Supported by generous help from the Turnovsky Endowment Trust

Splendid Orpheus Choir and NZSO shine along with Madeleine Pierard in Trans-Tasman Messiah

By , 13/12/2014

New Zealand Symphony Orchestra and the Orpheus Choir of Wellington conducted by Stephen Mould

Handel: Messiah

Soloists: Madeleine Pierard – soprano, Jacqueline Dark – mezzo-soprano, Paul McMahon – tenor, James Clayton – bass

Michael Fowler Centre

Saturday 13 December 2014

Handel’s Messiah remains a work of perennial popularity, be it in great cities of the Old World, or in tiny provincial settlements clinging to specks of land in far flung southern oceans. Whether presented by massed singers and a huge orchestra or a small parish choir with traditional harmonium, its magic never fails to evoke wonder and worship. There must be very few works which can claim such status across all sectors of the public – from the regular cognoscenti of classical concert goers to the family from the local gospel hall making their sole visit each year to a concert hall. Saturday’s performance saw an NZSO ensemble of 37 players plus harpsichord and chamber organ, in tandem with 150 voices from the Orpheus Choir, four soloists with extensive experience in professional operatic roles and oratorio, and conductor Stephen Mould from a predominantly opera background.

As always, the NZSO provided an impeccable contribution of total technical skill and musicianship with never a hint of laissez faire from musicians who must have played this work umpteen times. Rather, they responded to Handel’s mastery and magic with the freshness of discovering Messiah for the first time. The choristers too threw themselves into the performance with a fire that suggested they’d been waiting all year for this opportunity. Considerable demands were made on their technique through the tempi imposed by Mould in many of the highly elaborate fugal numbers, but the choir was quite undaunted. Soprano and bass lines managed to survive, in fact the sopranos sparkled, but the middle voices were less comfortable. However accurate their high speed runs, they could not be cleanly discerned at such speeds, and were therefore denied their rightful place in the wonderful complexity and richness of Handel’s contrapuntal textures. It was an approach to Baroque interpretation that had me sympathizing with a fellow listener who remarked that “the conductor must have an early train to catch”. Handel had gone to the trouble of selecting every single one of those notes in the amazing florid lines of his fugues, and such quick tempi seemed to cloud his intentions. All power to the choristers that they stepped up to the plate with such determination and aplomb. The tempi of the grand chorale-style sections was, by contrast, almost always stately and dignified, and Mould’s shaping of dynamics enhanced every number in the work, so I was left wondering how that same sympathy and sureness of touch had deserted him in the fugues..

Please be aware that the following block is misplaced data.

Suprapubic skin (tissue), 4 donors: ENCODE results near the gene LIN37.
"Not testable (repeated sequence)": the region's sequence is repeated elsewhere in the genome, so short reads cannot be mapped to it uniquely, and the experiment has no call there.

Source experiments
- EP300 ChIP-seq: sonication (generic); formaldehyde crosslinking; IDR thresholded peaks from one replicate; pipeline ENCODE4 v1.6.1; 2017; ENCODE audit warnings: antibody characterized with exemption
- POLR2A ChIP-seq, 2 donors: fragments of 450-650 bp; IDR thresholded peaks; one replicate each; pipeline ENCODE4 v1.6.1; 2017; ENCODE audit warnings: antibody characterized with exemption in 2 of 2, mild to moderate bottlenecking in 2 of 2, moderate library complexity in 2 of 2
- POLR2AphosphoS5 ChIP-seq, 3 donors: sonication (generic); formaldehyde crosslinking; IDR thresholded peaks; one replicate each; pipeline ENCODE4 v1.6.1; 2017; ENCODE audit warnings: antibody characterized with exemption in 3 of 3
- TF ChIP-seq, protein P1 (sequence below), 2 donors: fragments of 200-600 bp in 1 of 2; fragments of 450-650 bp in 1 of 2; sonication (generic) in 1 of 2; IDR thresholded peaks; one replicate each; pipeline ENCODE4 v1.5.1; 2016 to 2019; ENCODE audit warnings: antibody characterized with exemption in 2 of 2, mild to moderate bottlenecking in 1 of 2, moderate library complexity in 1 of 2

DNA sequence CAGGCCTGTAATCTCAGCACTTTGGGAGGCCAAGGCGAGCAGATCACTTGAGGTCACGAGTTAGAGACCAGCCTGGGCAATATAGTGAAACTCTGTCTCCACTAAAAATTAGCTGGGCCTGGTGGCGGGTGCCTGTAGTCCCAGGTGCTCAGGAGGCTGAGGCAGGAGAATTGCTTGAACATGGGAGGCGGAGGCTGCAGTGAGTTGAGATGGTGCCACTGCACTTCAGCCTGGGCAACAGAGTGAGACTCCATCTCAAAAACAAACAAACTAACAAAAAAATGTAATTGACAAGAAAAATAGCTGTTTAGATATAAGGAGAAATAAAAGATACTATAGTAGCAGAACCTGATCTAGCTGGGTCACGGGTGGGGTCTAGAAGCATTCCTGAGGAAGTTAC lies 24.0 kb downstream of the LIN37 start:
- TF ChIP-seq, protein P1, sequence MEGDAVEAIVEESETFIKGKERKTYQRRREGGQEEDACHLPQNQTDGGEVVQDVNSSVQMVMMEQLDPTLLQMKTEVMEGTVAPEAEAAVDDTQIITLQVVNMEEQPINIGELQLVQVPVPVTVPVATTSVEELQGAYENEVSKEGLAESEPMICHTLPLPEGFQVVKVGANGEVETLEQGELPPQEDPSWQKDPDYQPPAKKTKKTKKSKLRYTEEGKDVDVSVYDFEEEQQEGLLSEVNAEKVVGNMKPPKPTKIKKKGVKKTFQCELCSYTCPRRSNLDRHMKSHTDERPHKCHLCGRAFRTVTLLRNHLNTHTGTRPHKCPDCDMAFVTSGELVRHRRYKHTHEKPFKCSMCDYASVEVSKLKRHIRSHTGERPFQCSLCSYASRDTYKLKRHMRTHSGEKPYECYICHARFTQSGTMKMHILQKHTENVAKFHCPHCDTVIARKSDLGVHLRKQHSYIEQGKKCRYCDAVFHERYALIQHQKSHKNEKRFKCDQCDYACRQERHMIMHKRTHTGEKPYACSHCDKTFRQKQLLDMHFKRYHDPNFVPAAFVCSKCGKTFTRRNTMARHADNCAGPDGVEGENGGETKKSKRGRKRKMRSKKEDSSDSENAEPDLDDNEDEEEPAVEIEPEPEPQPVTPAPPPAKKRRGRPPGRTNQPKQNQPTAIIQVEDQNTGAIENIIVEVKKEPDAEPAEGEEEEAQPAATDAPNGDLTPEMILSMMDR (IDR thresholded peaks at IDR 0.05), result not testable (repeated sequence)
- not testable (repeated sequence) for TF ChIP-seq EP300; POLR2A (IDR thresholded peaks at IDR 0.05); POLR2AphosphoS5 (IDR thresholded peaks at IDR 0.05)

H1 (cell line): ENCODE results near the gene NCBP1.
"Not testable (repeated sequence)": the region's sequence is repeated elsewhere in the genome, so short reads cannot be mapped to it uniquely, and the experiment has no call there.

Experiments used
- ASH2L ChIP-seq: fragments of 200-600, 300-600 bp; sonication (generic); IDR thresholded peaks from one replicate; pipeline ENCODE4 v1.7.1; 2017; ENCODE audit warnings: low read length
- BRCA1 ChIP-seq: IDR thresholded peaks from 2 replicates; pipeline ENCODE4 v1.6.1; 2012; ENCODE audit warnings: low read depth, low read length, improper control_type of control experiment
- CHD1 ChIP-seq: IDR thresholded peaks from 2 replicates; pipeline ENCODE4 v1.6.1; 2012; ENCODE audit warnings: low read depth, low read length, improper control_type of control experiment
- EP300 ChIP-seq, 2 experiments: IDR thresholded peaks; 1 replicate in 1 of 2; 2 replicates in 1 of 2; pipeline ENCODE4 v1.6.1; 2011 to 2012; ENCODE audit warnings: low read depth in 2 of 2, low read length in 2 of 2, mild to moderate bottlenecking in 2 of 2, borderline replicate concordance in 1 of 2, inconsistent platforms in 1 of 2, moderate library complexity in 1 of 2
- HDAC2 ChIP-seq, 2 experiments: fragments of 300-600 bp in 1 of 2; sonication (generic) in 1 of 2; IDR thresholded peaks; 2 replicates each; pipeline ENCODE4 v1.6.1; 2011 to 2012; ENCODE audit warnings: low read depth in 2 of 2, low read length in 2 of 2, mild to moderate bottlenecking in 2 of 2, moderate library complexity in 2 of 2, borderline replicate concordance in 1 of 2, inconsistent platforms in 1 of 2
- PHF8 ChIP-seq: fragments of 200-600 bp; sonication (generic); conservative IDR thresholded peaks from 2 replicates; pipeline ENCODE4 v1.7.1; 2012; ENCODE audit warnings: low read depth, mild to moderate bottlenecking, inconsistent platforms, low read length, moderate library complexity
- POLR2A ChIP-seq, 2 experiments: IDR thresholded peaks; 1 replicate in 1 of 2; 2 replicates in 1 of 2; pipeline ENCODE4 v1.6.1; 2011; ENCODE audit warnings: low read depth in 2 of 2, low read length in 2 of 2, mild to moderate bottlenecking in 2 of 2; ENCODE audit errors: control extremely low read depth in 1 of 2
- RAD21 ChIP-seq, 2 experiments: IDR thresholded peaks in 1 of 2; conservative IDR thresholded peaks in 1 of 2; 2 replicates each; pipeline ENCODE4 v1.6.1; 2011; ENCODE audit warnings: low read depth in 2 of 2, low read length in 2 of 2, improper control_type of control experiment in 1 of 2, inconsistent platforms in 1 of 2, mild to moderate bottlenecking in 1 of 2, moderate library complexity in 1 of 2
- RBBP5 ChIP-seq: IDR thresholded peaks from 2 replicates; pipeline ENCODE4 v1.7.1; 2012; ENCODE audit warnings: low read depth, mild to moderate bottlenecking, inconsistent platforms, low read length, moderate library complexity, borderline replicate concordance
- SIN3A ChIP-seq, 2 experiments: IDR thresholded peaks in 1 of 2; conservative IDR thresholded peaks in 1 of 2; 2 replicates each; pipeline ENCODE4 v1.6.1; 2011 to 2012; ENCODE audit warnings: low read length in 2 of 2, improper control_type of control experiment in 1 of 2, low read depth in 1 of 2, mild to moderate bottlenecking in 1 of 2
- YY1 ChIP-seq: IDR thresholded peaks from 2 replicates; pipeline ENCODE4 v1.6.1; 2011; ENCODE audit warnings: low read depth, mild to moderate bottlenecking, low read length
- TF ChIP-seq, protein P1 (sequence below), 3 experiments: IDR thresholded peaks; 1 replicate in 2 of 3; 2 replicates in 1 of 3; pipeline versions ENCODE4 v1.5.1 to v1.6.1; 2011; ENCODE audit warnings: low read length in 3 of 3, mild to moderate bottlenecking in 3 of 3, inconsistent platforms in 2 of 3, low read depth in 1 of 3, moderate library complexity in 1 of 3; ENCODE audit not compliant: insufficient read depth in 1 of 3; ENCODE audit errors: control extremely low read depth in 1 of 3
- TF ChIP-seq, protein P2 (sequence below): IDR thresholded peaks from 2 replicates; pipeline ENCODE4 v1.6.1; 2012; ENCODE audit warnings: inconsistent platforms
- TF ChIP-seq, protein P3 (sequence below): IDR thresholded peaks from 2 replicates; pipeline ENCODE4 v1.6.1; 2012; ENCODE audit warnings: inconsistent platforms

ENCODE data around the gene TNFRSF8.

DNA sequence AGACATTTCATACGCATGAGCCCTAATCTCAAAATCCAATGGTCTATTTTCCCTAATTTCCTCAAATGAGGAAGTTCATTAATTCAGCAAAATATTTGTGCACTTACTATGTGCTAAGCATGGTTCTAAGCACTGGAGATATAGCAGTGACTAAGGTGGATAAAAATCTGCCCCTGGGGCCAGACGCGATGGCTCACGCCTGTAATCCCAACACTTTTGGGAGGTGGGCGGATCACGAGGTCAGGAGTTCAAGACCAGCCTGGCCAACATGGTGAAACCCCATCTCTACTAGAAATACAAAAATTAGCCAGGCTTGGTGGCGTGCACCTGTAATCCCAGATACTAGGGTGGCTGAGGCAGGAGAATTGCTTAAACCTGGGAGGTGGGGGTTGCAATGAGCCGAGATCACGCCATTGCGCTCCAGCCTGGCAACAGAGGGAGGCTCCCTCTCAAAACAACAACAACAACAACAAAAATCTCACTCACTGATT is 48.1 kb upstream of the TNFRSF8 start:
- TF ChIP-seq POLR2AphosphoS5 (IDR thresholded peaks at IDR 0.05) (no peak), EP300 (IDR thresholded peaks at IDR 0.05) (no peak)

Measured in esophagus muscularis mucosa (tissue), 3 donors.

The soloists were all Australian bar New Zealand soprano Madeleine Pierard, who proved to be the standout performer of the four.  (Though James Clayton now lives in Wellington. Ed.), With effortless grace and consummate technical command she traversed the whole gamut of soprano numbers: her great artistry in ‘He shall feed His flock’ left her duo partner mezzo Jacqueline Dark somewhat in the shadows – a position she occupied throughout the evening as her voice simply did not have the power needed to project the mid-range in the Michael Fowler Centre. By contrast Pierard’s incisive technique made mincemeat of numbers like ‘Rejoice greatly’, where she was in full coloratura flight that was frankly riveting, even while the Mould’s challenging tempo was imposing undue haste upon Handel’s music.

Tenor Paul McMahon sometimes had problems with projection too, but his numbers were always competent if in places lacking sufficient energy. Bass James Clayton, however, had the commanding stature, presence and voice to excite considerable attention in his more dramatic arias, particularly in the fury of those like ‘Why do the nations?’ But all up I was left wondering why New Zealand conductors and singers were, yet again, passed over by NZSO management in favour of those from offshore. There is an abundance of New Zealand talent which could have done, in some instances, a better job. The Australians may be able to best us consistently on the cricket pitch, but that is no reason to behave as though they do on the concert stage. I thought we were supposed to have grown out of the cultural cringe, but it seems not yet. New Zealand audiences deserve better, but it appears one must still live in hope………

On that cultural note, I could not help reflecting on how extraordinarily fortunate we may be tucked away on these tiny islands falling off the bottom of the planet but our musical heritage is incredibly rich and varied. Not only is there the great Judeo-Christian tradition which has given birth to innumerable musical treasures like Messiah, but from the mid C20th century we have been discovering our own unique musical voices, be they Maori or pakeha. These in turn reflect the character of our land, where none lives far from the sea, the mountains, the lakes, or the grinding tectonic plates – so totally different from those other European and Levantine origins. Here we can enjoy it all, and the enthusiasm and appreciation of Saturday’s full turn-out demonstrated that we relish the opportunity to do so. In spite of some interpretive qualms, this Messiah was a splendid ending to the NZSO’s concert year.

 

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